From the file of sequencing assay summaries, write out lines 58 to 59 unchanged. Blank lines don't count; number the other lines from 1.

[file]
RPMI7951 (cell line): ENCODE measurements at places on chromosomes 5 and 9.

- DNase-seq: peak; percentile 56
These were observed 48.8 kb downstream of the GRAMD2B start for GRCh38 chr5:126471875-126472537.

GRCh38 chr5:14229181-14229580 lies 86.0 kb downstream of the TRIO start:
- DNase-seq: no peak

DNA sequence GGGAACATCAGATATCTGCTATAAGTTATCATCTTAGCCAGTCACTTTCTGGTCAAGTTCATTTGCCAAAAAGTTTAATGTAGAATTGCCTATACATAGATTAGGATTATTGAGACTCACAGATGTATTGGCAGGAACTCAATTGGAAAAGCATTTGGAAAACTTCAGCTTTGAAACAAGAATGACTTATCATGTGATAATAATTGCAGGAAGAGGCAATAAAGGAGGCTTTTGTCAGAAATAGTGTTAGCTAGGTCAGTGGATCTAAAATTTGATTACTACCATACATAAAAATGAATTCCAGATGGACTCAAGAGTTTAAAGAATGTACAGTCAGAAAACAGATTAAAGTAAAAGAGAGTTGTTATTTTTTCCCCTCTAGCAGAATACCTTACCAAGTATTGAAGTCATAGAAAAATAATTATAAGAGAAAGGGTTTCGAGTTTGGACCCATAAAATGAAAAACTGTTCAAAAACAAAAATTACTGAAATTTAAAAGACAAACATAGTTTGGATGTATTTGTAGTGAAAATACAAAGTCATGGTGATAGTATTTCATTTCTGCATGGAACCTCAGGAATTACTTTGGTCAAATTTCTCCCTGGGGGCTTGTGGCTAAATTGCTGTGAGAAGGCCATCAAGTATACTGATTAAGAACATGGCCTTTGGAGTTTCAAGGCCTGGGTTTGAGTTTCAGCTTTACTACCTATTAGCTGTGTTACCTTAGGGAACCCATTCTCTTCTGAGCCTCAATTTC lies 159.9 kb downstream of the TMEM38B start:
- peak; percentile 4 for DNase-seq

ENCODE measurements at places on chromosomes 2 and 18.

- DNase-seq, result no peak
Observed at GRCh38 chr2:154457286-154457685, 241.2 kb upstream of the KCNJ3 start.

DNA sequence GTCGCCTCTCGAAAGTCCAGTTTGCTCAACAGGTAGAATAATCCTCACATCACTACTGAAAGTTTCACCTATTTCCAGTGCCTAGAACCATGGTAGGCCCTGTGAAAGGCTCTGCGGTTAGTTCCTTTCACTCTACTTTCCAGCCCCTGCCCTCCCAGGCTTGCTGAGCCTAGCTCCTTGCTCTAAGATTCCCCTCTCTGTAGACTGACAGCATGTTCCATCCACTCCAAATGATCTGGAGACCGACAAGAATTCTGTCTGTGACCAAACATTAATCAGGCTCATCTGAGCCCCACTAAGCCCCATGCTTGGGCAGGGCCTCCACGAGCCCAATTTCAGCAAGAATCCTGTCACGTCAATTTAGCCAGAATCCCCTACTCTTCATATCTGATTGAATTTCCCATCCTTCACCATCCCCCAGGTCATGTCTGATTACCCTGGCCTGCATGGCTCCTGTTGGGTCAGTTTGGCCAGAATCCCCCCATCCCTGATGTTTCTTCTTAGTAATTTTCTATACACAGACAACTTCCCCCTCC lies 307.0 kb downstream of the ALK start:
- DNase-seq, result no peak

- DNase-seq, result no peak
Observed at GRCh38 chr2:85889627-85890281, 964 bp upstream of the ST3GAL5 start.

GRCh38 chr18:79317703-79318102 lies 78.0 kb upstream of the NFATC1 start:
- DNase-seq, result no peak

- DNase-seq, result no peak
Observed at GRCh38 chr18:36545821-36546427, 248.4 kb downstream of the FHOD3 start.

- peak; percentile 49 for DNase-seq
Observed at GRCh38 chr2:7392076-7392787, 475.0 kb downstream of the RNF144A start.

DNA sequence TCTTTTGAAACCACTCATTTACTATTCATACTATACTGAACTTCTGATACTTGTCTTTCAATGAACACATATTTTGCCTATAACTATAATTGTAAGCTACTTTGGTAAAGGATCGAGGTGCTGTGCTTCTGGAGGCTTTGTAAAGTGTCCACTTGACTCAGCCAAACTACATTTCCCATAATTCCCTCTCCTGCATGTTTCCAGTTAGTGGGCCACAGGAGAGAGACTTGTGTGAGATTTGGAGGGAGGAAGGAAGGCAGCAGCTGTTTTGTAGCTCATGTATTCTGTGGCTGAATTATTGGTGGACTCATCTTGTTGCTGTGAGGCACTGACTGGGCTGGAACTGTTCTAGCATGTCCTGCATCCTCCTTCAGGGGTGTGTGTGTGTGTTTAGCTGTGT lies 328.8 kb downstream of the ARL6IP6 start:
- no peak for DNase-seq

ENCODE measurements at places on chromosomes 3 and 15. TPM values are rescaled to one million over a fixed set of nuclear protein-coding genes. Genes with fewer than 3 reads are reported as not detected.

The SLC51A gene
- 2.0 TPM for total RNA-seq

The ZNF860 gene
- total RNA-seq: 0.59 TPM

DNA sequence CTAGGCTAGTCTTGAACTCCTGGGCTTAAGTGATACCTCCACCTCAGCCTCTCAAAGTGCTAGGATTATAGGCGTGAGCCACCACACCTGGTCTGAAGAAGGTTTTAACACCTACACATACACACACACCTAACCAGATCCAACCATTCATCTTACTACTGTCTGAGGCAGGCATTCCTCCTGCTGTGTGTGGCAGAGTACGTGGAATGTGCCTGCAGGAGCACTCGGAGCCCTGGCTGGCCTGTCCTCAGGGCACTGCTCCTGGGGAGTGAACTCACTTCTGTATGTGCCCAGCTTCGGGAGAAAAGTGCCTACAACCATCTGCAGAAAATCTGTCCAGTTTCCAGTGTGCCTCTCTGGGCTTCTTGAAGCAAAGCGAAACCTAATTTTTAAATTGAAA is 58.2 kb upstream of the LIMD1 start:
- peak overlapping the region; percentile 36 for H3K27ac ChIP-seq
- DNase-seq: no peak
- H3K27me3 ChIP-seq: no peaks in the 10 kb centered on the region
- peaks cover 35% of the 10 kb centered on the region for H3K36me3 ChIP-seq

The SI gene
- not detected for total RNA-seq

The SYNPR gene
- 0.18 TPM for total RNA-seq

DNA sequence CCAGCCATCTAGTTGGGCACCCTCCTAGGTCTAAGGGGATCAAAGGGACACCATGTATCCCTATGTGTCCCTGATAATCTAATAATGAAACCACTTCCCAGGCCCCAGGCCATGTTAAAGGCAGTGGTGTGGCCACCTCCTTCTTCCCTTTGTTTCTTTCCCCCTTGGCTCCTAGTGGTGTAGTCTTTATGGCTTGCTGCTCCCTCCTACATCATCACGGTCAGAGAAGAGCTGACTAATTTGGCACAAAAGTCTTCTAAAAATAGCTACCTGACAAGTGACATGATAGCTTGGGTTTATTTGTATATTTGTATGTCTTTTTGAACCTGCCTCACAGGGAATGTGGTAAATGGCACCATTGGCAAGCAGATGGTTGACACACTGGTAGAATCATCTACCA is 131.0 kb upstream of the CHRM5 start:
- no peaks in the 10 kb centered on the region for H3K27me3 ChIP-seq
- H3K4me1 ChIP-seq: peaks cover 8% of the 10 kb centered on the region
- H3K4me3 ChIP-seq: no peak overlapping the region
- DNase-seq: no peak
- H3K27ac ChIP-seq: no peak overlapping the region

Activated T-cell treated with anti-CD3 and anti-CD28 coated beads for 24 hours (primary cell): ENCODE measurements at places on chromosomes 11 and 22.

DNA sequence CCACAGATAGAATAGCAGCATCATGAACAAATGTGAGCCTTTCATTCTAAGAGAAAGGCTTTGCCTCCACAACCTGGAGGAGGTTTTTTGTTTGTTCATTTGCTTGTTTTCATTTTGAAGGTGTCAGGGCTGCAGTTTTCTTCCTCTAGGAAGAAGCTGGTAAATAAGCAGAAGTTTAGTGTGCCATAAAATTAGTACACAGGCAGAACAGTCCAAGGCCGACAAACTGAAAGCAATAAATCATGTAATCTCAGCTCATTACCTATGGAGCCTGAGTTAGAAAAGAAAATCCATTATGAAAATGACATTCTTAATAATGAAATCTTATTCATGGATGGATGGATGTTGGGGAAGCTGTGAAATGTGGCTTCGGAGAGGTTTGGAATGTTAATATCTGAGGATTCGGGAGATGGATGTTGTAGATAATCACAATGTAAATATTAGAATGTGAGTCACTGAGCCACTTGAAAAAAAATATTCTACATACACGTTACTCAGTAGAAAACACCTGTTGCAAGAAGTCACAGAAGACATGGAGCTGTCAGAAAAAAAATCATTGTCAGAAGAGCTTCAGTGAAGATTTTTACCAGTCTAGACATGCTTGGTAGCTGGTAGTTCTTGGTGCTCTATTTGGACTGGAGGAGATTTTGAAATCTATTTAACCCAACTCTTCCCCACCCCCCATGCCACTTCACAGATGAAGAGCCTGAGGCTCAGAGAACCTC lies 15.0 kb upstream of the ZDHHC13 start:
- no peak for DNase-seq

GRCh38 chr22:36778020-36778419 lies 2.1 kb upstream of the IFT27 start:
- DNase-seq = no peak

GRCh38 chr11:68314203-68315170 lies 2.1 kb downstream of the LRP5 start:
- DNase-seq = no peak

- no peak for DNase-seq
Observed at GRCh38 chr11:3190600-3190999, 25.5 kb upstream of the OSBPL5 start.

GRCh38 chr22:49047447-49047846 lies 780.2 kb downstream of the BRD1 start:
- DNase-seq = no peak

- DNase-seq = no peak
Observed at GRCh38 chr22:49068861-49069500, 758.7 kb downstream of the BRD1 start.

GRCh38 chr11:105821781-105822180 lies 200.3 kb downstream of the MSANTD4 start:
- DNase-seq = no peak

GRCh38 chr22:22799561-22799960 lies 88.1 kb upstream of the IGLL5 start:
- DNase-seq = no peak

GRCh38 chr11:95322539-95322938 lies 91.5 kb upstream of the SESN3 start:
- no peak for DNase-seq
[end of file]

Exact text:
GRCh38 chr22:22799561-22799960 lies 88.1 kb upstream of the IGLL5 start:
- DNase-seq = no peak